This seemingly innocent copse of Robinia, a patch of waste landscape colonised by nature right in the heart of Berlin, has born the brunt of history and been neglected by it in turn. Observers who know the site’s background find their view prejudiced by the knowledge of what happened here: Between 1933 and 1945, this plot of land was at the heart of the Third Reich. It was home to the headquarters of the Gestapo, the SS, and the Reich Security Head Office. After World War II, the area was erradicated and gradually turned into a piece of abandoned wasteland, and from 1961 the Berlin Wall ran along the northern edge of the then levelled terrain. In 1987, the site was “rediscovered”, vestiges of the buildings were excavated, and the area was landscaped and opened to the public with the inauguration of the exhibition “Topography of Terror” which documents the atrocities that were directed from this very place nearly eighty years ago.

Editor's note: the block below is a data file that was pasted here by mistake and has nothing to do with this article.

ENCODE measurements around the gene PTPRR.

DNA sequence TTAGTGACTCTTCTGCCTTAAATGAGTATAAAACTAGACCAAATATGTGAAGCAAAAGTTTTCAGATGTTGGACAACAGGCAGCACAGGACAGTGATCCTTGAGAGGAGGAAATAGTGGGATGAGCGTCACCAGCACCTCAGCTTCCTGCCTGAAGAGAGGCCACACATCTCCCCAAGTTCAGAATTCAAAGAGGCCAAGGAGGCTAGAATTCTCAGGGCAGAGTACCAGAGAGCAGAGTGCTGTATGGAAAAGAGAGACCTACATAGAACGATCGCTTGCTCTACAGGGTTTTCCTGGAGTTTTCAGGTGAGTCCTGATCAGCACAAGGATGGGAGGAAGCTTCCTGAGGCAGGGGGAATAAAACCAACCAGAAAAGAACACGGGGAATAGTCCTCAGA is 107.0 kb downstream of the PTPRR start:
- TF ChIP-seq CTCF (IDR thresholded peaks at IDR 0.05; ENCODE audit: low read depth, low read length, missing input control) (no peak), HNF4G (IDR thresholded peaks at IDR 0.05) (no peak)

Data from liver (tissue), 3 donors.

The photographer Andreas Gehrke was born in Berlin and has lived in the city for most of his life. He uses his camera like a probe to investigate and pinpoint the essences of places. A particular theme for him is the exploration of the relationship between the natural and the human environment: he analyses natural landscapes and the traces that people have left in them – sometimes subtle, sometimes brutal. But with the ‘Topographie’ project the landscape that has invaded this part of the city and Gehrke’s photographs reveal next to nothing of the man-made traces that it covers. Nevertheless, these photographs, taken in repeat visits over a year, have a powerfully haunted aura about them. They seem to contain all that once was, what is, and what will be, cocooned in nature’s blanket until human history rips through it once again.
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